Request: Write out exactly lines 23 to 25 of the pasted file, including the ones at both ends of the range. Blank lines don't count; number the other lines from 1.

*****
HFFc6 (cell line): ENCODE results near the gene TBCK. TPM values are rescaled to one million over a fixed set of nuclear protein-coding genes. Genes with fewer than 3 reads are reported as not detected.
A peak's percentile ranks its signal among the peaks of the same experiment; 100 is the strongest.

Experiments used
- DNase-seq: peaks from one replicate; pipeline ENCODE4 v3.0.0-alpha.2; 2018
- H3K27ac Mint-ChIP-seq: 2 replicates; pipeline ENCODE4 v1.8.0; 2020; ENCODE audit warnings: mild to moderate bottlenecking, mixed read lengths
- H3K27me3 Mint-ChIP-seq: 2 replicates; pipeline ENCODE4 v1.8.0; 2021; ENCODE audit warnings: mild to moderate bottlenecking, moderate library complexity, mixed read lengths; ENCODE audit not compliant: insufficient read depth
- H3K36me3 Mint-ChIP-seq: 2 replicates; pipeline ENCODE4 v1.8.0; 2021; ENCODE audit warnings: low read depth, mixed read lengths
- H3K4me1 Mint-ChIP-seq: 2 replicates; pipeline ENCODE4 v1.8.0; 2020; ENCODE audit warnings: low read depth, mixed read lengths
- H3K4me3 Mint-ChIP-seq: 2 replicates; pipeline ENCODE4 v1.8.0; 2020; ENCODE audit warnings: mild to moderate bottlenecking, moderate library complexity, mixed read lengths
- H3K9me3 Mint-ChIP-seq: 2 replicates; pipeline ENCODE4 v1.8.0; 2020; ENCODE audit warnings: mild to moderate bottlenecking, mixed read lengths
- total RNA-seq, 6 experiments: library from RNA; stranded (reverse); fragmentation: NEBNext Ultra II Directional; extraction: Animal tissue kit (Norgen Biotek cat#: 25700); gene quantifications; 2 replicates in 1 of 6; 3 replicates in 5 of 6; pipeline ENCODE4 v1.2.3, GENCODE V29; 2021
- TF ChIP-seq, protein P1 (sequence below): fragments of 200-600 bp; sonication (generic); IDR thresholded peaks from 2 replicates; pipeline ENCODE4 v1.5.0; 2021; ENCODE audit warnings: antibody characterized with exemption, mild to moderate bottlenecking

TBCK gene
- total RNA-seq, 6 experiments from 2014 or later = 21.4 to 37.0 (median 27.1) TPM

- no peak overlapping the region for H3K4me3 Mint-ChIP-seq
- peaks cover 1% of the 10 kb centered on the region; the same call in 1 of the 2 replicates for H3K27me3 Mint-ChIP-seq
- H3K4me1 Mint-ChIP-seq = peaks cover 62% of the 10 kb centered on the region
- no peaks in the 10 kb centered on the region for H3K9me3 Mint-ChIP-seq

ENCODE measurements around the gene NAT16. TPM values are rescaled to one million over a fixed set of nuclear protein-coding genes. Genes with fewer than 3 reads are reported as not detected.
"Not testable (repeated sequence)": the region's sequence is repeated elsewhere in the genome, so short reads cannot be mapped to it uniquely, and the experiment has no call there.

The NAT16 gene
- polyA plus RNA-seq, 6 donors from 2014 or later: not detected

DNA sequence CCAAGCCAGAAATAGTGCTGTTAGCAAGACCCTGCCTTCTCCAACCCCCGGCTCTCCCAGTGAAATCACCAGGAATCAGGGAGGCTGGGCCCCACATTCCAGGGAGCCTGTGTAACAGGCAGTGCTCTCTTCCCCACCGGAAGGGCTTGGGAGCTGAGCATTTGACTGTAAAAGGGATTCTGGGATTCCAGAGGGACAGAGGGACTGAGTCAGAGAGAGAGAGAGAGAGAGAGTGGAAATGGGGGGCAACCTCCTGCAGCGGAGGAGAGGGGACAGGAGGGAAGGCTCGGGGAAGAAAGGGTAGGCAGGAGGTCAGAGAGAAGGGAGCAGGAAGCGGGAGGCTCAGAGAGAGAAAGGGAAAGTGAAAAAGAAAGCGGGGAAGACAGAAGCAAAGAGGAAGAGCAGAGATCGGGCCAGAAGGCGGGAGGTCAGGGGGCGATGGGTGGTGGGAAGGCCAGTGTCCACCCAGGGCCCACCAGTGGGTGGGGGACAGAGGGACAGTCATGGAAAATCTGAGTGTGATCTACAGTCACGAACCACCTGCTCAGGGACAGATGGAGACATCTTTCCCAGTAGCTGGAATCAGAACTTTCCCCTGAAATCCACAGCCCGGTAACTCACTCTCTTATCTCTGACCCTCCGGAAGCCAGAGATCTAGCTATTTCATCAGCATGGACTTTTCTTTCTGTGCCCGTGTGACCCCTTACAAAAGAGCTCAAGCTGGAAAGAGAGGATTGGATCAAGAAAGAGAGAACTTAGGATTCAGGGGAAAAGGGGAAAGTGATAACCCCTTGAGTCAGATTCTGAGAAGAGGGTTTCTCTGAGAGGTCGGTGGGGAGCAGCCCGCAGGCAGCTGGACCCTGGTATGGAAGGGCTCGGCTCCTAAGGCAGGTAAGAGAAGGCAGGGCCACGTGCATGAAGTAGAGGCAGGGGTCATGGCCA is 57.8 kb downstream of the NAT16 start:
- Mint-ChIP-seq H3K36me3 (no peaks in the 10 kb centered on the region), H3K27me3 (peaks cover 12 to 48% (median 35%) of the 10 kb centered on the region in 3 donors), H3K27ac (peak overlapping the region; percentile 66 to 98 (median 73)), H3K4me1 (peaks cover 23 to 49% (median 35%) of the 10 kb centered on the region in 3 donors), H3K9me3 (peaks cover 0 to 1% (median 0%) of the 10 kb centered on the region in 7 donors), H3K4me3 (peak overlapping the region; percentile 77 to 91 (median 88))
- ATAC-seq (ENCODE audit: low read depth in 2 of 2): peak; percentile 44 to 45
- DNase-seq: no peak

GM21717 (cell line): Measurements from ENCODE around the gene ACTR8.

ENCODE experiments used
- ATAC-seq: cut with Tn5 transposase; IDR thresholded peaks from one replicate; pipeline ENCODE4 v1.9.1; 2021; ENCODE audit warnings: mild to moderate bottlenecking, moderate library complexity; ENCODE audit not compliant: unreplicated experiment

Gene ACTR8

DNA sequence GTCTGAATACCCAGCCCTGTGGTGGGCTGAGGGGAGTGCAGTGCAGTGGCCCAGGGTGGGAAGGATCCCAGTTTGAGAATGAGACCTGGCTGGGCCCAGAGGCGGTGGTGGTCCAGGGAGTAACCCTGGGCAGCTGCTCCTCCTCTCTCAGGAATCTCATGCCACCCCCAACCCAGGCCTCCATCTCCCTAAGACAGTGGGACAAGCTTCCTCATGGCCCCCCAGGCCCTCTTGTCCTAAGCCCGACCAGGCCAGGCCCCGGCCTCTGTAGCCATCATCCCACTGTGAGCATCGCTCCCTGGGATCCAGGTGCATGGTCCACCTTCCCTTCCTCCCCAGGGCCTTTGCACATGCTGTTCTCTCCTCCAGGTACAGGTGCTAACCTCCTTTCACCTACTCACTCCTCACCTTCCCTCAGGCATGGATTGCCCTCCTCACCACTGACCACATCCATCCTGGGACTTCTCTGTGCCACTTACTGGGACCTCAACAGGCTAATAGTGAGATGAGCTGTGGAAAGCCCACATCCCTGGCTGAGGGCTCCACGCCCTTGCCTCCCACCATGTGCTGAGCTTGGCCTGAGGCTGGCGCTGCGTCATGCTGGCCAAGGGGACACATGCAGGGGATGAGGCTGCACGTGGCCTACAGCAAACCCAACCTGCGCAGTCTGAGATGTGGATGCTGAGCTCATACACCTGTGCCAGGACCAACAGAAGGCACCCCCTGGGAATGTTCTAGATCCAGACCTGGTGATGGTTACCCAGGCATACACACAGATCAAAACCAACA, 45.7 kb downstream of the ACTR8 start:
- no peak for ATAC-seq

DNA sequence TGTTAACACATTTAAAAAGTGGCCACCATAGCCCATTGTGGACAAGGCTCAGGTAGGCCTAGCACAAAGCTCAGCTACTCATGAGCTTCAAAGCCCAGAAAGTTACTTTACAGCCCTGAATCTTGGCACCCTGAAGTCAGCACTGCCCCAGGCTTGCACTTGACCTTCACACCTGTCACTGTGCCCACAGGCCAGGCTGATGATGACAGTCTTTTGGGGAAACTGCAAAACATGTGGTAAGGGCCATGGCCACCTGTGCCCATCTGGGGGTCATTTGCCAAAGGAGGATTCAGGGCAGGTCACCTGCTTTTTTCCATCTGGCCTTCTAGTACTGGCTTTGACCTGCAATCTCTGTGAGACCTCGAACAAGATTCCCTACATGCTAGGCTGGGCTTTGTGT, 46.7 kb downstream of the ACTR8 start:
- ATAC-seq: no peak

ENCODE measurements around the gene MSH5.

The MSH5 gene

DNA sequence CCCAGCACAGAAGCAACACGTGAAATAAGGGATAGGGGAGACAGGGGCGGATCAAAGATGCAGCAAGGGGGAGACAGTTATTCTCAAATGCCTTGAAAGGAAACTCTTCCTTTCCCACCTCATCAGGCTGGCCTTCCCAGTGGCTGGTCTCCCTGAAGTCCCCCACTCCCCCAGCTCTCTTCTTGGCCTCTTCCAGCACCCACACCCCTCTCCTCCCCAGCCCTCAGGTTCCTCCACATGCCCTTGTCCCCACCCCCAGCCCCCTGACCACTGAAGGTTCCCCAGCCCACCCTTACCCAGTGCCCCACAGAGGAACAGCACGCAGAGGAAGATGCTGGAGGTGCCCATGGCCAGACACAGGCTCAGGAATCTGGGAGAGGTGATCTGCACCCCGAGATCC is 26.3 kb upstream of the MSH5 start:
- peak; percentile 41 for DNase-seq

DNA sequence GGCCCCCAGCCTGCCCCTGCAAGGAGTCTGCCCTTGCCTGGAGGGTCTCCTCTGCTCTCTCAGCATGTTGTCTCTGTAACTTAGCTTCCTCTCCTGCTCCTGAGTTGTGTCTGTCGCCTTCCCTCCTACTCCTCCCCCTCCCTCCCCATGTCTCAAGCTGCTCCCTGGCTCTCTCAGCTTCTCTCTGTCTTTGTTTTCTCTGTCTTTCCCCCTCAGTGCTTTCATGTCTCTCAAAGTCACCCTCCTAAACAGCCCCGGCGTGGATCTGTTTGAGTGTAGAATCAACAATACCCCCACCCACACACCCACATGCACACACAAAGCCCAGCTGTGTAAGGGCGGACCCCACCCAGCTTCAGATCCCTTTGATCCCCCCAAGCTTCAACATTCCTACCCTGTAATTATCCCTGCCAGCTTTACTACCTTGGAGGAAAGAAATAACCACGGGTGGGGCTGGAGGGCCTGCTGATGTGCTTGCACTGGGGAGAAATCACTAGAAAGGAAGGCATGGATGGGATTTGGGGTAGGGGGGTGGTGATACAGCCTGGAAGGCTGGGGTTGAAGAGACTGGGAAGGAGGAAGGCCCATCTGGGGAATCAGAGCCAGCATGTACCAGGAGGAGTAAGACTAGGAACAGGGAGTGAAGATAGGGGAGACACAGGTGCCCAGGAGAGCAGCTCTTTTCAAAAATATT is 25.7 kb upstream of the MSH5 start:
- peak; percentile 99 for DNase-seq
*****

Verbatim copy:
DNA sequence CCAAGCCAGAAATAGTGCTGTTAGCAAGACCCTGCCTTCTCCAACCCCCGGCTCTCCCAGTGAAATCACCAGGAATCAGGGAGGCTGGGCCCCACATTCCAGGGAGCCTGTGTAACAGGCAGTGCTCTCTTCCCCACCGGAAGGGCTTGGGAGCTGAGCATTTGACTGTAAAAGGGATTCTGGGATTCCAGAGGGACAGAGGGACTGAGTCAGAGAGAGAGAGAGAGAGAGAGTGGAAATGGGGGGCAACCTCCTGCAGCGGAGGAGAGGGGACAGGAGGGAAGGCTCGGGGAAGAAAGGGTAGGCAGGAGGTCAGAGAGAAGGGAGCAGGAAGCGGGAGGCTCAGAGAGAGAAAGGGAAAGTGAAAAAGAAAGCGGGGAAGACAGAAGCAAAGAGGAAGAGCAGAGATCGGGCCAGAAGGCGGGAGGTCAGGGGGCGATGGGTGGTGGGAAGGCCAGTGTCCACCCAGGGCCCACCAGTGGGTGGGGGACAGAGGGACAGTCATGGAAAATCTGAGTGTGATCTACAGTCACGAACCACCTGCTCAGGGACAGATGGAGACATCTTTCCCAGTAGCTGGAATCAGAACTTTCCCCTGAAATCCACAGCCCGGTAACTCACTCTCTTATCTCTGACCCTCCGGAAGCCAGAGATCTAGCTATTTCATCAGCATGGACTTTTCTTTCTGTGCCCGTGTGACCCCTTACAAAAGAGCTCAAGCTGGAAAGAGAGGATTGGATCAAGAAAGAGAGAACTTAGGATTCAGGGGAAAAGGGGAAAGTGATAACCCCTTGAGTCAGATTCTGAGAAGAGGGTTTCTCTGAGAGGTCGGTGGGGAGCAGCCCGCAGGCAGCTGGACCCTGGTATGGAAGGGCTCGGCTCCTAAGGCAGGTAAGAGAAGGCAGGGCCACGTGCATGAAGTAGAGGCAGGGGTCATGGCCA is 57.8 kb downstream of the NAT16 start:
- Mint-ChIP-seq H3K36me3 (no peaks in the 10 kb centered on the region), H3K27me3 (peaks cover 12 to 48% (median 35%) of the 10 kb centered on the region in 3 donors), H3K27ac (peak overlapping the region; percentile 66 to 98 (median 73)), H3K4me1 (peaks cover 23 to 49% (median 35%) of the 10 kb centered on the region in 3 donors), H3K9me3 (peaks cover 0 to 1% (median 0%) of the 10 kb centered on the region in 7 donors), H3K4me3 (peak overlapping the region; percentile 77 to 91 (median 88))
- ATAC-seq (ENCODE audit: low read depth in 2 of 2): peak; percentile 44 to 45